Hi Richard from Lebanon Co! Welcome to my little outpost on the internet. I can't say I've run across too many Amish on the internet, so I'm glad to have you stop by. I'm not in your county, so I can't offer you a cup of tea. But it's good to hear from a fellow Commonwealther.

Christine said...

Kate, I wrote a little post about our beech nut harvest, which was quite pathetic. I'm very sad there are no acorns this year, but maybe it will reset the mouse and squirrel populations.

timfromohio said...

Wow - your recent post must have brought us some good luck with pears as a neighbor called us up to let us know that we were free to take all the pears we wanted off of their two full-size pear trees! My boys and I picked a grocery bag each, barely putting a dent in what was on the tree, and the neighbors were shocked by how little we took. Perhaps we'll go back this week for more. Question - how are they to can? I have limited canning experience and while I have several books on the topic, always appreciated real-world opinions. I'm not sure what variety they are, further complicating the matter.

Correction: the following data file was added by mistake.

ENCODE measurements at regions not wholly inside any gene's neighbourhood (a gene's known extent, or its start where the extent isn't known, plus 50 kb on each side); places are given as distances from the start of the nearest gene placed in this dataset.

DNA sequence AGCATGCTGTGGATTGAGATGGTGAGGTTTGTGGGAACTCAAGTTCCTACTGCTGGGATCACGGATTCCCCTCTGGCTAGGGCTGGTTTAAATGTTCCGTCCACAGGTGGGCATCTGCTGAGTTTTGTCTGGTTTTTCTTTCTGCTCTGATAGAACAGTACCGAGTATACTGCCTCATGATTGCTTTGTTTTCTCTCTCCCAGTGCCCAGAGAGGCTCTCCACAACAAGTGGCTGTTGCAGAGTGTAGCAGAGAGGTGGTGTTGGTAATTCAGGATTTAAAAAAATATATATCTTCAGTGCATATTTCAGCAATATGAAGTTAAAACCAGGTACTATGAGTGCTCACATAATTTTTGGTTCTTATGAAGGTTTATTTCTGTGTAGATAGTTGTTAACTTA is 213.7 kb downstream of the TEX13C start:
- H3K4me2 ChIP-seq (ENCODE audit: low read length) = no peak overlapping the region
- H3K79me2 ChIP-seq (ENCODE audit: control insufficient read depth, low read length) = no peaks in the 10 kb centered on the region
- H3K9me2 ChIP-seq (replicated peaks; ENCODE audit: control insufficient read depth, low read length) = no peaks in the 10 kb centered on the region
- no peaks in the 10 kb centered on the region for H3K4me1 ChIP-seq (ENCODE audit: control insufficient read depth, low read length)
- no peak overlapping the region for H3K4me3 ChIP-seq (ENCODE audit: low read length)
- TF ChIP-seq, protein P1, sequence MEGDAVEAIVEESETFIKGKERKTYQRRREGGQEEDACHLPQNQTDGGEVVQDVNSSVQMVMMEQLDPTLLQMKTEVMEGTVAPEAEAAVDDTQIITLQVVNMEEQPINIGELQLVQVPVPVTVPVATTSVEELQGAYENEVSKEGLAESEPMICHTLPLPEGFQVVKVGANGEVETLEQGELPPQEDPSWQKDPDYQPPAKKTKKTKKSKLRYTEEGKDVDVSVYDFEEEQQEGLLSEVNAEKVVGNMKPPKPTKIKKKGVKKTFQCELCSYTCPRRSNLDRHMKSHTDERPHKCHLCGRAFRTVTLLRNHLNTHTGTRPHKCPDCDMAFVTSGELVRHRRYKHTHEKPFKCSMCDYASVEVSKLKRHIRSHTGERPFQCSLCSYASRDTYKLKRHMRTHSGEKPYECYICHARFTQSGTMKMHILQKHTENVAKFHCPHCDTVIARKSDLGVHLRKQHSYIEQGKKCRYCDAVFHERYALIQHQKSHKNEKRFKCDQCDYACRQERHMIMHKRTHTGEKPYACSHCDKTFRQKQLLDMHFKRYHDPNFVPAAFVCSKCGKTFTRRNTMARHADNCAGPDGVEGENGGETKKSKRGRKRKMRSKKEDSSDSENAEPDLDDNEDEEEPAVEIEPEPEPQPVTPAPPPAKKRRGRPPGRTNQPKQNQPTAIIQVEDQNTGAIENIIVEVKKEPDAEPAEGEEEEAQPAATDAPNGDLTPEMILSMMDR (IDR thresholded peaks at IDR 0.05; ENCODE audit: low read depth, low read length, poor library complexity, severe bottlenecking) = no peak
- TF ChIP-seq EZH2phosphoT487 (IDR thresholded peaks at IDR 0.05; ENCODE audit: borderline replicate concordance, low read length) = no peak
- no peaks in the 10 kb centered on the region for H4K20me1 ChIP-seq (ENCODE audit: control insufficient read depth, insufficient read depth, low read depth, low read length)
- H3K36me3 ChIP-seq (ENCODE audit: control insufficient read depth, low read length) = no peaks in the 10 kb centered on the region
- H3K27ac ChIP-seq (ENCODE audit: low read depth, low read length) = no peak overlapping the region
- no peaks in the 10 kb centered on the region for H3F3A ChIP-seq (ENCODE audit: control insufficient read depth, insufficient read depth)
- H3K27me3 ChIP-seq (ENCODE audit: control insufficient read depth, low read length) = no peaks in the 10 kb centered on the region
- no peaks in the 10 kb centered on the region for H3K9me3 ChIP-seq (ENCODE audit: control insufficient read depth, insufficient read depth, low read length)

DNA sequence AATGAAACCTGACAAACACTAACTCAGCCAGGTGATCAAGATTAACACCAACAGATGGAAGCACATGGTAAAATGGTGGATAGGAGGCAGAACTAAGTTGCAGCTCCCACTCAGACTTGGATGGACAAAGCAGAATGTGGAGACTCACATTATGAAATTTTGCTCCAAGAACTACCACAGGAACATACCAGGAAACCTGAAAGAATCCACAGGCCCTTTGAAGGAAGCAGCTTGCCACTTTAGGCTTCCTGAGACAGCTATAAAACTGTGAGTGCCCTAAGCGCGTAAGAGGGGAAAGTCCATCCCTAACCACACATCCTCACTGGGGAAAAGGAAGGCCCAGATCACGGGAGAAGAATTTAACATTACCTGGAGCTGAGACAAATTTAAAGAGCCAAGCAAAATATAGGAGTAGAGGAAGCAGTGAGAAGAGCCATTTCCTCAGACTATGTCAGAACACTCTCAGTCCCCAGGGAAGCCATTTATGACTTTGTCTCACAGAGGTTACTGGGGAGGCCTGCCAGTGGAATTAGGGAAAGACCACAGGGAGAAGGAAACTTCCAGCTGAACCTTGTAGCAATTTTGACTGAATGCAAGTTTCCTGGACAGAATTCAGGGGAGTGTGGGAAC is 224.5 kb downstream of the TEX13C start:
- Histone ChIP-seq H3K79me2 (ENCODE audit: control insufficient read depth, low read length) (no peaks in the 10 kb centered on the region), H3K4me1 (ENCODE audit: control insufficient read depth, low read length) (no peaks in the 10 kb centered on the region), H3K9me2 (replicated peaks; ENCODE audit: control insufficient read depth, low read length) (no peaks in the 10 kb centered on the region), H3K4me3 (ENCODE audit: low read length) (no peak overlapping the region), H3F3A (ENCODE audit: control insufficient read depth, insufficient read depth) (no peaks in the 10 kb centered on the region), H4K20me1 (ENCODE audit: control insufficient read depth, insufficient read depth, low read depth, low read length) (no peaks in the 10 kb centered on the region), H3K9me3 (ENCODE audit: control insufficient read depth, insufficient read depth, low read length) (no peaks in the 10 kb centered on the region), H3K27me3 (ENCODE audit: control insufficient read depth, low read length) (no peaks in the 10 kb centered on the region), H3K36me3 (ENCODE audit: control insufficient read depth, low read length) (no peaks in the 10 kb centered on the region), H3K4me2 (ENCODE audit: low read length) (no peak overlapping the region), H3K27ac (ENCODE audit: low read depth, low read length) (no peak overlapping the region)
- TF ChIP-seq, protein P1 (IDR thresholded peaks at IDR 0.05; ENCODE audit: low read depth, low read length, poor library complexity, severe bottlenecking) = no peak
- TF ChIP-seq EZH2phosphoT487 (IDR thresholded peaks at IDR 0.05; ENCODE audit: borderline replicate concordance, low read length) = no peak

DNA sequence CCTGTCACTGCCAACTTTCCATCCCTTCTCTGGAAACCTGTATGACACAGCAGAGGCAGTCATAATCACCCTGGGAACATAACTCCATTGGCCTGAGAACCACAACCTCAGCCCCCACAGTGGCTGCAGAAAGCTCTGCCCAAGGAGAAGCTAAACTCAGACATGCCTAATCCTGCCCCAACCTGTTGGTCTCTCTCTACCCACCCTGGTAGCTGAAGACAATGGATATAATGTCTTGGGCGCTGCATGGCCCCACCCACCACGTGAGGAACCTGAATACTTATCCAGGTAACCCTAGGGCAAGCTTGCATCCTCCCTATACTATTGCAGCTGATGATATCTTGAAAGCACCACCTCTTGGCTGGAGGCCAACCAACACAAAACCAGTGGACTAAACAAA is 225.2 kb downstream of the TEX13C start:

As an aside, the real benefit was not the free fruit, but rather the fact that we spent some time getting to know our elderly neighbors better - they invited us in to visit, sampled some desserts they were making for company they're expecting tomorrow, and had a nice time. Genuine community building - a true blessing.

Plain and Joyful Living said...

How wonderful for you.
We need to take a ride to gather all of the wild apples from the roadside to make applesauce.
Warm wishes,

Kate said...

Christine, thanks for letting me know about your post. Good one.

Tim, I don't think I can take any credit for your luck, but I'm happy you got some free fruit. Can't offer any advice on canning whole pears or pear halves. I only make them into jam or use them fresh in baking. I'm generally not a fat of canned fruit, as fruit. The texture is all wrong for me, so I'd rather just have it as jam.

Tonya, go to it! And I hope your haul is at least as good as mine.

Hildegarde said...